Componist, schrijver en denker


Matthijs Vermeulen emigrated to France in the summer of 1921. The Trio à cordes is the first work he made a start with after completing his Third Symphony. According to the date on the manuscript it was composed between 21 February and 22 August 1923. The String Trio is dedicated to Nadia Boulanger; the text written on the flyleaf of the manuscript that Vermeulen gave her reads: "A Nadia Boulanger tibi gratias". This manuscript stayed in her possession until her death in 1979, when it was returned to Vermeulen's widow. The composer had a copy made by a pupil of Boulanger at his disposal when he had the work documented by Donemus in 1952.
The String Trio is one of the works that Vermeulen would only hear being performed many years after it was composed; he did not attend its première which took place in The Hague under the auspices of the Nederlandse Vereniging voor Hedendaagse Muziek (Dutch Society for Contemporary Music) on 19 May 1931. Despite many attempts by Nadia Boulanger, who admired the work, the Trio was not played in France. Shortly after his sixty-fifth birthday, on 17 February 1953, Vermeulen was able to hear the work – after 30 years – performed by members of the Concertgebouw Orchestra (Jan Keessen, violin, Klaas Boon, viola and Reinier Bresser, cello).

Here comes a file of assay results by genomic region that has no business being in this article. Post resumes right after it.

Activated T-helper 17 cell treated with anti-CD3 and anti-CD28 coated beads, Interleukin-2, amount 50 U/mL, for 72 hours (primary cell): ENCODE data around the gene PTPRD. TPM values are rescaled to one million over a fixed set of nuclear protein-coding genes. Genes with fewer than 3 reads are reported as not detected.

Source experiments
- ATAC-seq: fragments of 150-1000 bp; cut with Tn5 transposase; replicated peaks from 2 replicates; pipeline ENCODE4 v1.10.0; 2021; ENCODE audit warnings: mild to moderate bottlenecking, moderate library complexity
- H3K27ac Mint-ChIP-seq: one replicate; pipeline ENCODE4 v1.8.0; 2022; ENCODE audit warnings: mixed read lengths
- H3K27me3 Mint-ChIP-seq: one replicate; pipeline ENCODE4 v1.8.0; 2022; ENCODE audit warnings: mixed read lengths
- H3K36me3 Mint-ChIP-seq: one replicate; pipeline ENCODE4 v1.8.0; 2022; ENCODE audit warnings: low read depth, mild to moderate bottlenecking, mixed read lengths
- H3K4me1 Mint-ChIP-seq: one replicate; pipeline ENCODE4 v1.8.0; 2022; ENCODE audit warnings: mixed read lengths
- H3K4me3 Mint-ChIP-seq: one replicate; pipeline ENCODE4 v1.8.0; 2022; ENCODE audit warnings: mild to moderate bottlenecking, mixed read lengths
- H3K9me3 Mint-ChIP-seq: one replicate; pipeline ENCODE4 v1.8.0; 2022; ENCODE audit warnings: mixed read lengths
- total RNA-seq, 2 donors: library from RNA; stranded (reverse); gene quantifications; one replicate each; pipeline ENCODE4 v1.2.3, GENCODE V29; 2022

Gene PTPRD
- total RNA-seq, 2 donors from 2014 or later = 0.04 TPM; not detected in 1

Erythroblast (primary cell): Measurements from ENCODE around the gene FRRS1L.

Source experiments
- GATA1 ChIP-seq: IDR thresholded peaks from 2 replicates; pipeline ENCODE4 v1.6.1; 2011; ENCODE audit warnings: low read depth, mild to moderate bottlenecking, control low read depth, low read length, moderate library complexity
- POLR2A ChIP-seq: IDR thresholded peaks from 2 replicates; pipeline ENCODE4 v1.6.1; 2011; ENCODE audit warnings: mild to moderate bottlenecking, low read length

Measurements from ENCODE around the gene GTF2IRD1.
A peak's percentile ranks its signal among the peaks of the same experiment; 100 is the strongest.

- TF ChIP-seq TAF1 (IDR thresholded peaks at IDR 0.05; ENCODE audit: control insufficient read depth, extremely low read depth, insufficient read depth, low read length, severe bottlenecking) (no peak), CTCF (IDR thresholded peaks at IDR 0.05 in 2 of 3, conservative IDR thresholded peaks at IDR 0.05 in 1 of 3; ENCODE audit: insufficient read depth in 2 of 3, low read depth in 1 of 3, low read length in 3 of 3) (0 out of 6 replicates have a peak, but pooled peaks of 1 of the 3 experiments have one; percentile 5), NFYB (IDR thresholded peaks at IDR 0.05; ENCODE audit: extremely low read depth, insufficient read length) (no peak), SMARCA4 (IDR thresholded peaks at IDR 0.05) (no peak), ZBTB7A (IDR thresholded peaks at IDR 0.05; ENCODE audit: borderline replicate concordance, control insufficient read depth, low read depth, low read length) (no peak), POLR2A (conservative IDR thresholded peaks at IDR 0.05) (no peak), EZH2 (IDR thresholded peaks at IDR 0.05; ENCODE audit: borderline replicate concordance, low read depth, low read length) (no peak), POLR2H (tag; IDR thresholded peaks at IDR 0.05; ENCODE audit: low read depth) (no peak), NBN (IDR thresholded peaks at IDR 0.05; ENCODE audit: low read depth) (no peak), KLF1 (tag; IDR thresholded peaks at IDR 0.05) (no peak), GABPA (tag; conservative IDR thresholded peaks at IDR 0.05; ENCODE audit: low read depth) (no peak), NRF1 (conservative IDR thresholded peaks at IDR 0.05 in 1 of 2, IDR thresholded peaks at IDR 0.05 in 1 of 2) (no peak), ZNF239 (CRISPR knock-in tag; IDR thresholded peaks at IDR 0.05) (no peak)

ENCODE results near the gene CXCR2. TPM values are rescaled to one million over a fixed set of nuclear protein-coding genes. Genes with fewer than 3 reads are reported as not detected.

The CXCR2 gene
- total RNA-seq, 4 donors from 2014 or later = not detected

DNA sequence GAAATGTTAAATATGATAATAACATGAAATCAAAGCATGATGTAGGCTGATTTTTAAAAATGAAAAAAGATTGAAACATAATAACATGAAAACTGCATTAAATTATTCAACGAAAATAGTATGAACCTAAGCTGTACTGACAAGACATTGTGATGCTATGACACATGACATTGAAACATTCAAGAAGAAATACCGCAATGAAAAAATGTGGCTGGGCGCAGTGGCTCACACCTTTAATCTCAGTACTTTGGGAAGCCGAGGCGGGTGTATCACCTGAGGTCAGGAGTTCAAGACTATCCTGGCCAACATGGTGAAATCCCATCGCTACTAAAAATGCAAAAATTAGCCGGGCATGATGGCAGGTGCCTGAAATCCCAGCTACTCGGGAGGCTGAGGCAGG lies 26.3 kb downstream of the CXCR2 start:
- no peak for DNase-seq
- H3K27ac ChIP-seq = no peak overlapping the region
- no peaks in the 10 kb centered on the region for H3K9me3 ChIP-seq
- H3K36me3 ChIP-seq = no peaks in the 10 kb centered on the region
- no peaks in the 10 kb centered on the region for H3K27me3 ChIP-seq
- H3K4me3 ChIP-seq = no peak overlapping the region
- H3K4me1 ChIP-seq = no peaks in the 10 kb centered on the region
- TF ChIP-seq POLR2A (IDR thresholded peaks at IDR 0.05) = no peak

In programme notes Vermeulen characterised the piece as follows: "The String Trio originated from the spectrum of feelings everybody has at the beginning of the year, when one first notices that the days are getting longer. These feelings are all based on an expectation of happiness, which one experiences with sudden endearment and astonishment. There is not a single bad feeling among them. All are lyrical. They branch off in many directions, sometimes in a contemplative mood, at other times active, and all the time as if a little in love. Each of them is realised in a melody that comes, goes, returns in a certain psychological order, and in various emotional degrees. At the end one briefly remembers the beginning, as one says to oneself after a dream: how was it again?"